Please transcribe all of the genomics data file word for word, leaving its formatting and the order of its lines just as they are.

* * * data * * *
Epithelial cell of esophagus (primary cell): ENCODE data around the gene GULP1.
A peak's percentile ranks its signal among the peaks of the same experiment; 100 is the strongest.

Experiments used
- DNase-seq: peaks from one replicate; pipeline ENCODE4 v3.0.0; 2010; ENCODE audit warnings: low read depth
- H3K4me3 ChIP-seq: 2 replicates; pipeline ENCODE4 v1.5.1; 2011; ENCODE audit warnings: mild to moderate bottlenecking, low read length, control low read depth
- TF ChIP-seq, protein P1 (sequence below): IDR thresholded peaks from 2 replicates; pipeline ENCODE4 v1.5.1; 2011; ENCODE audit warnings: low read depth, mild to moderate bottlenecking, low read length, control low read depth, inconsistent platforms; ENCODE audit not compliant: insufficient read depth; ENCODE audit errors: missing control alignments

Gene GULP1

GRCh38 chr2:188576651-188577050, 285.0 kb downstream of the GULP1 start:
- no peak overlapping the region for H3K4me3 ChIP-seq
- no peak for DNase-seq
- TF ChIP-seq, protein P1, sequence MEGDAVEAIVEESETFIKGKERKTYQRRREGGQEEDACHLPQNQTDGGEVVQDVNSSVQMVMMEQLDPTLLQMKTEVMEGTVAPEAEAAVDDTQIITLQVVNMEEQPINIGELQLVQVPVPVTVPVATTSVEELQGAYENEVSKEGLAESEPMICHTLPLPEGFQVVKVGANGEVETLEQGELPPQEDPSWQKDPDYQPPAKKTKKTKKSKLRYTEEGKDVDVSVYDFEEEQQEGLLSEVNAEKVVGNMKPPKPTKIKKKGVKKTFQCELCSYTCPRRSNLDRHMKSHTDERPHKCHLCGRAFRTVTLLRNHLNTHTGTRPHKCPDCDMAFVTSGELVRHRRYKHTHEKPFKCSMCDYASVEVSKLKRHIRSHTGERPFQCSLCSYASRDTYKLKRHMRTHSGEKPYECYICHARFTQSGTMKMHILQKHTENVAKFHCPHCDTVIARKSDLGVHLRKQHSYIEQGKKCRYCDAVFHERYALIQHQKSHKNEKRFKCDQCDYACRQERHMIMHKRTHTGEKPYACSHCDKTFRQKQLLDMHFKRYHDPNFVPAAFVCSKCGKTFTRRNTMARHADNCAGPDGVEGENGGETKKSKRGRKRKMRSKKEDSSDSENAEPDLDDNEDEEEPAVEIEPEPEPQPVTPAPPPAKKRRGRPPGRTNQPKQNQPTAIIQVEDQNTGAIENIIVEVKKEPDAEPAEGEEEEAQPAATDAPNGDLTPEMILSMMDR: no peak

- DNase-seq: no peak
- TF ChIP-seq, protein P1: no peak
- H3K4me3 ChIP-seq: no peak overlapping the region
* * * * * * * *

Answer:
Epithelial cell of esophagus (primary cell): ENCODE data around the gene GULP1.
A peak's percentile ranks its signal among the peaks of the same experiment; 100 is the strongest.

Experiments used
- DNase-seq: peaks from one replicate; pipeline ENCODE4 v3.0.0; 2010; ENCODE audit warnings: low read depth
- H3K4me3 ChIP-seq: 2 replicates; pipeline ENCODE4 v1.5.1; 2011; ENCODE audit warnings: mild to moderate bottlenecking, low read length, control low read depth
- TF ChIP-seq, protein P1 (sequence below): IDR thresholded peaks from 2 replicates; pipeline ENCODE4 v1.5.1; 2011; ENCODE audit warnings: low read depth, mild to moderate bottlenecking, low read length, control low read depth, inconsistent platforms; ENCODE audit not compliant: insufficient read depth; ENCODE audit errors: missing control alignments

Gene GULP1

GRCh38 chr2:188576651-188577050, 285.0 kb downstream of the GULP1 start:
- no peak overlapping the region for H3K4me3 ChIP-seq
- no peak for DNase-seq
- TF ChIP-seq, protein P1, sequence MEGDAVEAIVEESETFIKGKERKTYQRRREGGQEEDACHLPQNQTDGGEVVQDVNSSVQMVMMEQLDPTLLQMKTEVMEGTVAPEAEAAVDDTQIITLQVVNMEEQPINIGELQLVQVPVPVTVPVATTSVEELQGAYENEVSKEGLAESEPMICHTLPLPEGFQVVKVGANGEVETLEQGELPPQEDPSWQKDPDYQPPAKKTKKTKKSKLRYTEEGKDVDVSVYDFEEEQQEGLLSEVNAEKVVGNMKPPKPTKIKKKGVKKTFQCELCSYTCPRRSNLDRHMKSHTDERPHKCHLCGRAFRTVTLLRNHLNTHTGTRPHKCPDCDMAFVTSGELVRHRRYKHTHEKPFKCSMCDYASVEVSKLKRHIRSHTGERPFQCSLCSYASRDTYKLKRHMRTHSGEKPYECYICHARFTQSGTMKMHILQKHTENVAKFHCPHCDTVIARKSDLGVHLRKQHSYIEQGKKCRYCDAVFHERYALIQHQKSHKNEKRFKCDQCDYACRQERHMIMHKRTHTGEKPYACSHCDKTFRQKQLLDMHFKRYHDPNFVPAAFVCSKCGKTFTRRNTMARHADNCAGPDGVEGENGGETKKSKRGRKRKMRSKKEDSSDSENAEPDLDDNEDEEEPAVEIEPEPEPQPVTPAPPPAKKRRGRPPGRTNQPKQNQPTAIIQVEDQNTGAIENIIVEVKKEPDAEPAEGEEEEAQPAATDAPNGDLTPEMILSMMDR: no peak

- DNase-seq: no peak
- TF ChIP-seq, protein P1: no peak
- H3K4me3 ChIP-seq: no peak overlapping the region